Lou Neve's family-run nursery in Petaluma, Calif., hasn't exactly been blooming lately. Thanks to soaring natural-gas prices, Neve was going to have to shell out more than $160,000 in December to keep his rose plants warm, at least five times as much as he spent a year ago; instead, he turned off his heaters and watched the temperature in his 360-sq.-ft. greenhouse drop as low as 40[degrees], which has left his roses in as sorry shape as his shrinking bottom line. Then late last week Neve, like so many Californians, got another nasty shock: to help prop up its two largest, ailing utilities, the state gave the go-ahead to raise electricity prices 7% to 15% for a period of 90 days. Neve estimates that only a quarter of his ailing crop will make the cut for Valentine's Day. And "if we don't get a warm spring," he adds, "Mother's Day will be shot too."
Electricity deregulation, of course, wasn't supposed to work this way. When the state's monopoly was broken up in 1998, Californians were told power would become more plentiful. Utilities would sell off their plants to private generators, like Dynegy and Duke Energy, and then act as middlemen, bidding on the open market for electricity and distributing it to their customers. But with the booming high-tech economy sucking up power, barely a week goes by without warnings of rolling blackouts or outages.
Competition was also going to make electricity cheaper, allowing consumers to shop around for the best deal from a range of suppliers. But all those new suppliers never showed up, and for the utilities, there's not a good deal to be found. The wholesale price that they pay has jumped tenfold. Pacific Gas and Electric and Southern California Edison, which aren't allowed to pass on the full market rate to customers until mid-2002, have had their stocks hammered and credit ratings slashed. Now they are $12 billion in the hole and on the verge of bankruptcy; late last week SCE laid off 13% of its work force. "Between three and seven weeks from now," says John Bryson, chairman of Edison International, SCE's parent company, "our cash will be insufficient to keep buying the power necessary to serve our customers."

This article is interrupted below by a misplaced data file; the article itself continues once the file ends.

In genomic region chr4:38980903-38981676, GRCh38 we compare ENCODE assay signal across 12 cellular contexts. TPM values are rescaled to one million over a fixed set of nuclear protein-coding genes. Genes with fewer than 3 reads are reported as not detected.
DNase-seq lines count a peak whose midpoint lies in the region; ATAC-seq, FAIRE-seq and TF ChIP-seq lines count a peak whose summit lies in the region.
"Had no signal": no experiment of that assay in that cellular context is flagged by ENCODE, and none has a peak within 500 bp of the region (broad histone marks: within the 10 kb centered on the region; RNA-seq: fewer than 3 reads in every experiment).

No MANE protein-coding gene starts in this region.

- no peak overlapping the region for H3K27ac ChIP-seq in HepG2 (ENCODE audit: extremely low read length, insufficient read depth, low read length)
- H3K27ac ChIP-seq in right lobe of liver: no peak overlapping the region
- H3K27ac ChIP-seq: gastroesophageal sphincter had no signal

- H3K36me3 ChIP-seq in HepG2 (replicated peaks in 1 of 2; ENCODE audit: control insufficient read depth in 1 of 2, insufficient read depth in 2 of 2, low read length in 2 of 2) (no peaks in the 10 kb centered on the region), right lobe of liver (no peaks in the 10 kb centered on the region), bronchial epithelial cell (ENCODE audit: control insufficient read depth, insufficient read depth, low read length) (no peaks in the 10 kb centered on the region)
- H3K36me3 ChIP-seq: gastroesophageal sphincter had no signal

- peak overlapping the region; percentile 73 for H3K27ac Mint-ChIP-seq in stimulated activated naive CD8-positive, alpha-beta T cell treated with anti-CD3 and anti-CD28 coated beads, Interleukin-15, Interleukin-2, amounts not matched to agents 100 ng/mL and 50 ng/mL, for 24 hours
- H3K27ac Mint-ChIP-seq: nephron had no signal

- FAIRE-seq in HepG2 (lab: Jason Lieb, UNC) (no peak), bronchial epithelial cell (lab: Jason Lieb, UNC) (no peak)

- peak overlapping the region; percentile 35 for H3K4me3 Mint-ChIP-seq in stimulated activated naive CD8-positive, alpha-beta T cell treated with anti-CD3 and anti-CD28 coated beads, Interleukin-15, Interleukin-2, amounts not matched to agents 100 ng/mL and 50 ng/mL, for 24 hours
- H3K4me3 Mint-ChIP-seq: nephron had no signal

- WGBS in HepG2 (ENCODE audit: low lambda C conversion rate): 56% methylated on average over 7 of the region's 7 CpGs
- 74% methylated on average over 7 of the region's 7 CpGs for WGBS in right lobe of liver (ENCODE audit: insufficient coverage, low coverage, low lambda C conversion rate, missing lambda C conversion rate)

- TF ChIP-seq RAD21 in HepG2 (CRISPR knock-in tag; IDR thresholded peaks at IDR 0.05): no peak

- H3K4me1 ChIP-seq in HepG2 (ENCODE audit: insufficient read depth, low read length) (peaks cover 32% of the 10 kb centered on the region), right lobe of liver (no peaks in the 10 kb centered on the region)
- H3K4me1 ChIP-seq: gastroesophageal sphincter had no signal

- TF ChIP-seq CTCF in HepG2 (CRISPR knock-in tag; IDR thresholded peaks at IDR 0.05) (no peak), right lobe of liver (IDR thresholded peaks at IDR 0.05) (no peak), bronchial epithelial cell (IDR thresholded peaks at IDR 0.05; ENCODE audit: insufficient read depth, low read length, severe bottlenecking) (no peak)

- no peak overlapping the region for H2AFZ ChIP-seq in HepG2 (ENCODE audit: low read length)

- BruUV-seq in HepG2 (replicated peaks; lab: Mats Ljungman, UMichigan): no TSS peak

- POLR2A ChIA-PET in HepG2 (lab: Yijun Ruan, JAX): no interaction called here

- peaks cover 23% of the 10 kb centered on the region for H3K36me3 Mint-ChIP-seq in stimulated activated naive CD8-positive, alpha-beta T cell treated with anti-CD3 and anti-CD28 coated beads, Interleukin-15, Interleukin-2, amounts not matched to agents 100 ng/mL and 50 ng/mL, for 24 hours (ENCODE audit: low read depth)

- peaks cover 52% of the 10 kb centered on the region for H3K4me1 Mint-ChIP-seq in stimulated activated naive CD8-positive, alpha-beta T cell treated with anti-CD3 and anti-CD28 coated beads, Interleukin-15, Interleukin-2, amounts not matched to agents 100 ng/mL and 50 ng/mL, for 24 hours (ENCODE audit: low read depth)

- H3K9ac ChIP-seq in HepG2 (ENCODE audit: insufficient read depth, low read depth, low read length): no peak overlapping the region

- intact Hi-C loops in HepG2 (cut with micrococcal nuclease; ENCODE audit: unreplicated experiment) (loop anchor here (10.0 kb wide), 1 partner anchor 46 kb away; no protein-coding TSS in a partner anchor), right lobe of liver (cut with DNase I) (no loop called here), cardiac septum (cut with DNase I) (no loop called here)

Last week's emergency increase offers a brief respite, and this week, at the behest of President Clinton, state officials will journey to Washington to try to come up with a more long-term solution. But the rate hike, which was only a third of what the utilities had requested, will probably cost the state's businesses as much as $400 million, pushing up prices across the country for fruit, vegetables and cheese. And many angry consumer advocates, who think they haven't seen the end of the increases, promise nothing less than a rebellion. Charges David Morse, a manager at the state Office of Ratepayer Advocates: "It's like saying there's a blank check to cover the generators' demands."